The visit uncovered a few surprises: one Laurentian University Economics professor just back from Chile where he talked about how the supply and service sector developed, a team from the Faculty of Management collaborating with Chilean researchers to study small firms in the mining sector, and a couple of engineers just back from giving a course in Antofagasta. They didn’t know about each other’s work.

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Mining Suppliers are the Engine for Innovation – by Dr. David Robinson

Dr. David Robinson - Laurentian University Economics ProfessorDr. David Robinson is an economist at Laurentian University in Sudbury, Canada. Sudbury Mining Solutions Journal showcases the mining expertise of North Bay, Timmins and Sudbury.

Knowing how things work used to be the key to industrial success. Today, you have to know how things change. At the national level and in industry, innovation is the secret ingredient for success. Countries that innovate will grow wealthy. Companies with the best methods and the best technologies will grow. That’s the new gospel.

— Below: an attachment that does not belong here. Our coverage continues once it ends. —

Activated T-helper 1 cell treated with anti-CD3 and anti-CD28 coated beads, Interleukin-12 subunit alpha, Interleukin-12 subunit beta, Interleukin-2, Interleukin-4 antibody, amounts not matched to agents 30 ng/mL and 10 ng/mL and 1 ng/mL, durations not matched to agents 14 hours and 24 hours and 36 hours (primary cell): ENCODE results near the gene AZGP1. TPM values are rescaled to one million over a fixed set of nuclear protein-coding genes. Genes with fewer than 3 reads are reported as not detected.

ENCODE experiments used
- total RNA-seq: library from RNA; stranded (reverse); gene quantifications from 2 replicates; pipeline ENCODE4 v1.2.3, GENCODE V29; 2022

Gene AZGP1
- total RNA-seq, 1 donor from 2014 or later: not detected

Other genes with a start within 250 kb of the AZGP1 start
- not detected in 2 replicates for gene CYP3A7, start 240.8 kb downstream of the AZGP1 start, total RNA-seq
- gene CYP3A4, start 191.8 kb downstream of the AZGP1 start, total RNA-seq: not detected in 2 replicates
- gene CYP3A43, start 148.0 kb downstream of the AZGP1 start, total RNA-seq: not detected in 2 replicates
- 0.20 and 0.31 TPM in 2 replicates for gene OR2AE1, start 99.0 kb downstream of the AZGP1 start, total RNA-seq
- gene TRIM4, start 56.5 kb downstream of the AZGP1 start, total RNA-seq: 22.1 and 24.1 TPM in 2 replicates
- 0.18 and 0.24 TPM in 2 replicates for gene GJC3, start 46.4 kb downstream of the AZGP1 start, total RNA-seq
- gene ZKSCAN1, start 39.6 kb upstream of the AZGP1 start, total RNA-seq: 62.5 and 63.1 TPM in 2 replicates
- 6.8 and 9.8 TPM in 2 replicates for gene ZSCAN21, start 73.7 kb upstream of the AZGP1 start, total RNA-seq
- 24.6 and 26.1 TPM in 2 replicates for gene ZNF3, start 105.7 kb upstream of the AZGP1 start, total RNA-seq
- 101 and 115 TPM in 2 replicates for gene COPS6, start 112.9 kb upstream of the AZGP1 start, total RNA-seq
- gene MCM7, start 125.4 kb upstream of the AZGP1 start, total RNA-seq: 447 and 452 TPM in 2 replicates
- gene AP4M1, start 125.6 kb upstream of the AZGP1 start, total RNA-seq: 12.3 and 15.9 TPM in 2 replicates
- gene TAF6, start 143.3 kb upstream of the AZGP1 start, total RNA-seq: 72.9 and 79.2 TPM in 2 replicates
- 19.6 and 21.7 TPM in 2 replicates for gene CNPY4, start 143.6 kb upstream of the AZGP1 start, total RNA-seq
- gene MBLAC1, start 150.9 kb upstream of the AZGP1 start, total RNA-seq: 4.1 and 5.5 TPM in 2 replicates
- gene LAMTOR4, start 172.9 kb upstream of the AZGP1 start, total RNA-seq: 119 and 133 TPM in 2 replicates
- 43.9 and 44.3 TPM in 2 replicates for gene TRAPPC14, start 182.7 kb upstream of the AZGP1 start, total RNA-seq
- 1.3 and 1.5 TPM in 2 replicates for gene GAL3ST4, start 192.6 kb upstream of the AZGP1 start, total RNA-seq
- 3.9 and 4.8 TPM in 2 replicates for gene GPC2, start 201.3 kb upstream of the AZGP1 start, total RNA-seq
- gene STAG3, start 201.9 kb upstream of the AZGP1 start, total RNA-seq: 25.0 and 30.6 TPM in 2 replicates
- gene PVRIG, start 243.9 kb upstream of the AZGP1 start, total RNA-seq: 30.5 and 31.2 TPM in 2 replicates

That’s why governments are looking for the magic policy to accelerate innovation and commercialization of new technologies. That’s why the mining supply and service sector is the key to the future of mining.

 There has been a flood of research on innovation systems. Researchers have focused on the ends of the supply chain – on research institutions and final users. Acting on that research, policy makers created a Centre for Excellence in Mining Innovation (CEMI) at Laurentian University to bring mining companies and university researchers together.